With the new version of the Metro Council but weeks old, city political watchers say the leading liberals on the Council are jockeying for position and control of the legislative body.
Conveniently, the power struggle is breaking down along lines pretty easy to ascertain; East Nashville versus West End. And though the battle is a quiet one, some say it is a mean game of Hacky Sack.
Supposedly, a steady stream of East and West Nashville contingents from the Council have been making their way to Mayor Karl Dean’s office in the hopes that their grievances might be addressed.
Then again, it could also be that some current members of the Council didn’t actually know what the inside of the mayor’s office looked like until Dean took over. Apparently former Mayor Bill Purcell didn’t suffer too many visits from Council members.
Can’t imagine why.
You’ll get nothing, and like it
It’s usually a great battle when the rich take on the rich.
The tony city of Oak Hill is fighting tooth and nail with First Lady Andrea Conte over the proposed “Conservation Hall,” the 13,000 square foot “bunker” planned for the front yard of the governor’s mansion.
Accusations are flying every which way. According to Kelley Beaman, Conte and Co. are “arrogant.” Gov. Phil Bredesen, sticking up for his wife, said the Oak Hillians were “rude” to Conte during a neighborhood meeting.
“Trust me, I know her and she is more than capable of dealing with this kind of situation,” Bredesen said of Conte on Friday.
Dan Kraus, Oak Hill’s city manager, of course disagrees with the characterization that Oak Hill residents were rude to the First Lady.
Kraus says there was just a “great, great frustration on the part of the people.”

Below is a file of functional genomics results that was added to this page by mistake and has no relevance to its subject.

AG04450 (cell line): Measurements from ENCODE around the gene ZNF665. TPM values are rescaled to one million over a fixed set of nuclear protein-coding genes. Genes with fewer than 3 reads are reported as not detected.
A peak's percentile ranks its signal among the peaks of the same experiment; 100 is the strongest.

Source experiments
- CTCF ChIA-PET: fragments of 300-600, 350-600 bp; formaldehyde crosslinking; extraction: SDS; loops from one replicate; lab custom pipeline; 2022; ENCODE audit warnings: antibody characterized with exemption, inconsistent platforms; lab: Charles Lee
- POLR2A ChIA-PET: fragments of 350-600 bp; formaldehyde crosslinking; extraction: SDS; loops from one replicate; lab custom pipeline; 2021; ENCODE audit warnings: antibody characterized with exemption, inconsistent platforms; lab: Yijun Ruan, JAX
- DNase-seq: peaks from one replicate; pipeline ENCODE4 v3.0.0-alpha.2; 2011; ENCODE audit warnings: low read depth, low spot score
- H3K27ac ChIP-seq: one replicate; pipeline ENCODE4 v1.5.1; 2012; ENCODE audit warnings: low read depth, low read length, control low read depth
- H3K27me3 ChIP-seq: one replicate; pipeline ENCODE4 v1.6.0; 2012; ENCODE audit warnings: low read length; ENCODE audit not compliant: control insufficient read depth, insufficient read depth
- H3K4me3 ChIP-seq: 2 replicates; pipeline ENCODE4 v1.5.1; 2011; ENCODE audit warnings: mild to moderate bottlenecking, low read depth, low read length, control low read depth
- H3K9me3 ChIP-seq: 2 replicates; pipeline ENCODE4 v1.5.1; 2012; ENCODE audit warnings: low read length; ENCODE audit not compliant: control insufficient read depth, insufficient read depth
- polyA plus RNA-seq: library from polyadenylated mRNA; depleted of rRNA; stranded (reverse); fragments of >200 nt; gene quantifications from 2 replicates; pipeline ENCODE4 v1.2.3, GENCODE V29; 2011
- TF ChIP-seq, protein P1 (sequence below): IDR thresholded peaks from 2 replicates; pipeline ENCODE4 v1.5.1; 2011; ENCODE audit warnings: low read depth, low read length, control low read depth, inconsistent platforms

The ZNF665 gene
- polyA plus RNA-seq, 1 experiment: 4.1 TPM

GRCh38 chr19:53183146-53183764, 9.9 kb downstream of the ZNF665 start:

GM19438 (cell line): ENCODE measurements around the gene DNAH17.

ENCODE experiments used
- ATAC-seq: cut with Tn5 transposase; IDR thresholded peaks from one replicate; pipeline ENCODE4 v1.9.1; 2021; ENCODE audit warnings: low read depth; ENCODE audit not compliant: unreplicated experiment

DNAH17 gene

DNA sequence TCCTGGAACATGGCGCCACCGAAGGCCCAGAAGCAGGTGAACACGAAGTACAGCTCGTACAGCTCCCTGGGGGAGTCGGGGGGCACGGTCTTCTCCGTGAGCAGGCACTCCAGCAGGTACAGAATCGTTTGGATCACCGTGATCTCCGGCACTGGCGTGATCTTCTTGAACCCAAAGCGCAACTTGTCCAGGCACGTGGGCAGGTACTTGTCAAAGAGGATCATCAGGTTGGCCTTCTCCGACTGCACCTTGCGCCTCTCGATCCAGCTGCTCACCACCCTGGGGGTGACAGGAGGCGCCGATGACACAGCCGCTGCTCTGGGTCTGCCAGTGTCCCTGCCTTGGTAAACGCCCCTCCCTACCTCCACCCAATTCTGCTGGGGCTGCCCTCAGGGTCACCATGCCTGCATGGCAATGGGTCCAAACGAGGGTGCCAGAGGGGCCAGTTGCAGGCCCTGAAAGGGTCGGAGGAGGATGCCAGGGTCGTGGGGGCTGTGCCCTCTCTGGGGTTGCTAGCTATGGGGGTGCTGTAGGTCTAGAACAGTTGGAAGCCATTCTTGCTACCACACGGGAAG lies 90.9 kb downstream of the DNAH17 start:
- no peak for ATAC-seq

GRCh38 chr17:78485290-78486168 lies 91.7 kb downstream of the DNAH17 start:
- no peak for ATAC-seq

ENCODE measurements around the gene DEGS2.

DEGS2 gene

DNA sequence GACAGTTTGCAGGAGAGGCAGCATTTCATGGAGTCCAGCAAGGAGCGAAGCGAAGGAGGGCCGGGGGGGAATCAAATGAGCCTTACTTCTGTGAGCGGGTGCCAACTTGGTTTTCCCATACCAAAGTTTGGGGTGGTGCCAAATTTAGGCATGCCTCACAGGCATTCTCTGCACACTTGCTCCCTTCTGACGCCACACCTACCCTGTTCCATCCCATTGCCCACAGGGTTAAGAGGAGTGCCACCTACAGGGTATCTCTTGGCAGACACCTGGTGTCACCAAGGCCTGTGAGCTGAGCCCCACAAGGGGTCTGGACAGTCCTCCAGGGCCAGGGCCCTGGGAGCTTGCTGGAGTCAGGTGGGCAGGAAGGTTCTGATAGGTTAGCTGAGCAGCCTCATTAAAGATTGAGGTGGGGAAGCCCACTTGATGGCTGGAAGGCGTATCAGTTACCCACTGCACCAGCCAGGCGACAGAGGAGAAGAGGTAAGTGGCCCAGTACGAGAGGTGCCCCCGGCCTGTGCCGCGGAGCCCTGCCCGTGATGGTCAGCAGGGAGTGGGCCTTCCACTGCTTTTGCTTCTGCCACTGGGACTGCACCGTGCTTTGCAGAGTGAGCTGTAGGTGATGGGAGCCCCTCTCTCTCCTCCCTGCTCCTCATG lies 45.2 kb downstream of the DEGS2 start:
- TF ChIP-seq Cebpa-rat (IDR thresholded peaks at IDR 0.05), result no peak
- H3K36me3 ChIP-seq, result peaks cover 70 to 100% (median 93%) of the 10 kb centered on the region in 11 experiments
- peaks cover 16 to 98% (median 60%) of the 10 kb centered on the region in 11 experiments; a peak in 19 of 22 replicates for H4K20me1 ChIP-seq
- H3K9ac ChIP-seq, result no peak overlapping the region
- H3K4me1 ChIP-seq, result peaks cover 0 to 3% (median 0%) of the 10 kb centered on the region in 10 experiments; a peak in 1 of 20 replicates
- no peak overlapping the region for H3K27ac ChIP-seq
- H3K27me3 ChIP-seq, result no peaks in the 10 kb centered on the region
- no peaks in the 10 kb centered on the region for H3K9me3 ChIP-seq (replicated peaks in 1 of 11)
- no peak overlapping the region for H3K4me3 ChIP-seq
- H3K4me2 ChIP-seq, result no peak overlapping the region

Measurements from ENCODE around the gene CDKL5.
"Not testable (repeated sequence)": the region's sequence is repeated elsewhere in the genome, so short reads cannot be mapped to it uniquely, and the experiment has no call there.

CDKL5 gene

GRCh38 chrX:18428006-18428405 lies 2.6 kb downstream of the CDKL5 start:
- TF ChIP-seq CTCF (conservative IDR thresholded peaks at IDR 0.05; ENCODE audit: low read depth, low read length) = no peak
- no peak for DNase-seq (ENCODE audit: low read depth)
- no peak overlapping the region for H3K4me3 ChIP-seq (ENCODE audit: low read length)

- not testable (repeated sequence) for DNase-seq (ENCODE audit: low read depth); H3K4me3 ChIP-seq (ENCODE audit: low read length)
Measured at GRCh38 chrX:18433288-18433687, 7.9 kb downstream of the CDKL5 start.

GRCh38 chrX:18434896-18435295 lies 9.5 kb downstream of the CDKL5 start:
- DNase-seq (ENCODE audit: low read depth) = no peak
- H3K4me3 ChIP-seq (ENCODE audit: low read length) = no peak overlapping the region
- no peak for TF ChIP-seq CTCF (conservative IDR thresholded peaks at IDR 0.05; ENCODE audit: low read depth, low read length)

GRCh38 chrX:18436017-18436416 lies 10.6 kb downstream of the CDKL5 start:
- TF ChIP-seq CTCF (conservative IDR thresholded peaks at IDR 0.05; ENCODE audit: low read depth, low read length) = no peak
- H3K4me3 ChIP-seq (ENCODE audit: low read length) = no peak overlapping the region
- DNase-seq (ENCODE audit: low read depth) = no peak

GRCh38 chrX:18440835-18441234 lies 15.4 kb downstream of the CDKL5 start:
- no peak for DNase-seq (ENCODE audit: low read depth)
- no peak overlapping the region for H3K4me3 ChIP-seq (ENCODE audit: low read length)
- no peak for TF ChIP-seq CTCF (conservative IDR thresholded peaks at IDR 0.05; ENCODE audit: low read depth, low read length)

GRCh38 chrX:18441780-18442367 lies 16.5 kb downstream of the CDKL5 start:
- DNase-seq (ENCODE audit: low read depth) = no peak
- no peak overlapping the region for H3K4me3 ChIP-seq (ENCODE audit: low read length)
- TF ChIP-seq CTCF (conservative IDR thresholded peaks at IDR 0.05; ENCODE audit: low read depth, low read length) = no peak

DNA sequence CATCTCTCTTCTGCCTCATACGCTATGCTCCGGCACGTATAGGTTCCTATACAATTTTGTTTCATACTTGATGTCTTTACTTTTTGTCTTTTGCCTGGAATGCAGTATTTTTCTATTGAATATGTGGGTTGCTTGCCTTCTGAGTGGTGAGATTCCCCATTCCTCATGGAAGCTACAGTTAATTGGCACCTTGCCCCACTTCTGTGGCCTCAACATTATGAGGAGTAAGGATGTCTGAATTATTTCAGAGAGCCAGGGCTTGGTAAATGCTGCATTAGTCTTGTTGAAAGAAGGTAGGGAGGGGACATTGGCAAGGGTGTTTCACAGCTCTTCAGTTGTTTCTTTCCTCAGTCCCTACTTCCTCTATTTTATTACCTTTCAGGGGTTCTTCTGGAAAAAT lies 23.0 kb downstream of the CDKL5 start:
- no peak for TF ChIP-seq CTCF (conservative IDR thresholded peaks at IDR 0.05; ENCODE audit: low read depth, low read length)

Now, there is a movement for another meeting. Thursday, Oak Hill’s attorney sent a letter to the Tennessee Residence Foundation Board, inviting Conte and Co. to attend a special meeting of the Oak Hill Planning Commission for either Dec. 13 or Jan. 10.
Meanwhile, construction is planned to start next month. But Kraus says he hopes that the construction won’t begin until “this has had its full hearing.”
Barring something unforeseen, Oak Hill’s legal hands are likely tied on this. But they don’t appear to be backing down anytime soon and look like they’ll be complaining loudly up until and through the construction.
As Conte acknowledges, some of this angst may have been avoided if she and her group had gone to Oak Hill residents earlier and explained the project in full.
As it is now, the wealthy residents of Oak Hill are in the unfamiliar position of being backed into a corner with limited options except to turn to something many of them prefer — whine.
Point of parliamentary procedure!
With a new administration and a slew of fresh faces on the Metro Council, Rex has obviously been braced for more than a few stumbles out of the gates of government.
But he was equally surprised when what many would consider to be a typical rookie mistake came last week at the hands of a non-rookie.